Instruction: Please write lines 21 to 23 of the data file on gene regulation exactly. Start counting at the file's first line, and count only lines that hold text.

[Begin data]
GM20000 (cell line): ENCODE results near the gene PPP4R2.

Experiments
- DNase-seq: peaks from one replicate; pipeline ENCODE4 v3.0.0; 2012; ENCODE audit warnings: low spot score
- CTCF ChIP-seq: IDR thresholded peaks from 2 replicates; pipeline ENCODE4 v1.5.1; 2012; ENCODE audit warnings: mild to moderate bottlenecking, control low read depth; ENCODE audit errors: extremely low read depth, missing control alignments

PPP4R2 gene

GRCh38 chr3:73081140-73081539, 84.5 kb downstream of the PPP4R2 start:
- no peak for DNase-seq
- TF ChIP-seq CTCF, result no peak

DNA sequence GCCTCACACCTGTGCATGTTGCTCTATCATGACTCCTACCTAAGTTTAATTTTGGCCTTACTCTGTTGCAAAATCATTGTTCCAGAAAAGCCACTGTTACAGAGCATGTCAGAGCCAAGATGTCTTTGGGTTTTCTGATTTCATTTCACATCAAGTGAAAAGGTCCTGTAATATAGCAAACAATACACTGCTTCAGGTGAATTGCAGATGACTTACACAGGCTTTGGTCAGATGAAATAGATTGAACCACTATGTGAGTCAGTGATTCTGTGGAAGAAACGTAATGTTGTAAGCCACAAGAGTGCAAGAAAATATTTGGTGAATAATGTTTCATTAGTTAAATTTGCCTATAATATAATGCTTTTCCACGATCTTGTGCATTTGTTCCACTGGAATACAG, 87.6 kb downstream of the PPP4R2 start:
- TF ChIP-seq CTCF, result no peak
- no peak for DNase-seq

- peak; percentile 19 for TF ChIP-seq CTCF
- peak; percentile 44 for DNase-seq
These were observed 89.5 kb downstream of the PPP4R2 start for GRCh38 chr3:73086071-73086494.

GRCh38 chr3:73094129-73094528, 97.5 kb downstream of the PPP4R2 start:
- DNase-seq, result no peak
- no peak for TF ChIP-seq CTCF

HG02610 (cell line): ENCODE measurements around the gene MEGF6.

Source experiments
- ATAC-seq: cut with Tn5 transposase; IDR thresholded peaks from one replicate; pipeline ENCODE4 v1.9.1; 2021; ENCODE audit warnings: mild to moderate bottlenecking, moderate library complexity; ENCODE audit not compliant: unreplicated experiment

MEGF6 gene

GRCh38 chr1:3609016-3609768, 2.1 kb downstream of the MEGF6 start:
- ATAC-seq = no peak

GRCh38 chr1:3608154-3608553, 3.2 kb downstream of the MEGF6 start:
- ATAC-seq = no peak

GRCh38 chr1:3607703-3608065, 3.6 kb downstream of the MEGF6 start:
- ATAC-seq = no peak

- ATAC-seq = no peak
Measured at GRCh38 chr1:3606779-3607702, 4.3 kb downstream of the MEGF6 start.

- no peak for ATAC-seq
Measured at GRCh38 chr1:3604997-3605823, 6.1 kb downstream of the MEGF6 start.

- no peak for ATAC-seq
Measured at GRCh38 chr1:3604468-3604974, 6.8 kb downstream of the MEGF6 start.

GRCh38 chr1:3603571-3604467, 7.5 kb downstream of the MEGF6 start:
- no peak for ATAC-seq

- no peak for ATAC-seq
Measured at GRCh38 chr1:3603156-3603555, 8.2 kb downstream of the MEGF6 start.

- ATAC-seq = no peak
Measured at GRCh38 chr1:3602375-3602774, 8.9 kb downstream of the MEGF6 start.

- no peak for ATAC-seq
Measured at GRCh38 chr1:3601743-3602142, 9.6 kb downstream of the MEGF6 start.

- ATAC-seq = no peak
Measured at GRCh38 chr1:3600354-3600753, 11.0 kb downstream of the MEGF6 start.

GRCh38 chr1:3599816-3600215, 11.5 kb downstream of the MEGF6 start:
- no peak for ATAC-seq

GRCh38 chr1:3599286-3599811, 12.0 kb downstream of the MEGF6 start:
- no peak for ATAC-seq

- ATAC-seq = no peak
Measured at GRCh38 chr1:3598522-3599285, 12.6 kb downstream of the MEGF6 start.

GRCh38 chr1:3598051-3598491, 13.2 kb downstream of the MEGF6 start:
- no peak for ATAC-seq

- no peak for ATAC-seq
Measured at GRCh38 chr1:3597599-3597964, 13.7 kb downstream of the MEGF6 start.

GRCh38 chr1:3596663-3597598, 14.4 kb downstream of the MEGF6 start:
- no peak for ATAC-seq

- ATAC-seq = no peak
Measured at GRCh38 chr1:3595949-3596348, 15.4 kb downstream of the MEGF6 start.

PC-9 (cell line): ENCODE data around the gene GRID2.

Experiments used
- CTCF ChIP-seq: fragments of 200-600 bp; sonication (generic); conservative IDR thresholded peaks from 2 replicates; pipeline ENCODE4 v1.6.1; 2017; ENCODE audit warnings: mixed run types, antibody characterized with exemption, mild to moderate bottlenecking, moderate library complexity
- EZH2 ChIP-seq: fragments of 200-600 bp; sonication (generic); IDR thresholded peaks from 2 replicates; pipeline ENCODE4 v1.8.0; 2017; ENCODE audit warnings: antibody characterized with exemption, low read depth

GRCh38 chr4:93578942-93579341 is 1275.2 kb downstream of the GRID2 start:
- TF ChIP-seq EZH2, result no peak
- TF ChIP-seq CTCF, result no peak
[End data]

MEGF6 gene

GRCh38 chr1:3609016-3609768, 2.1 kb downstream of the MEGF6 start:
- ATAC-seq = no peak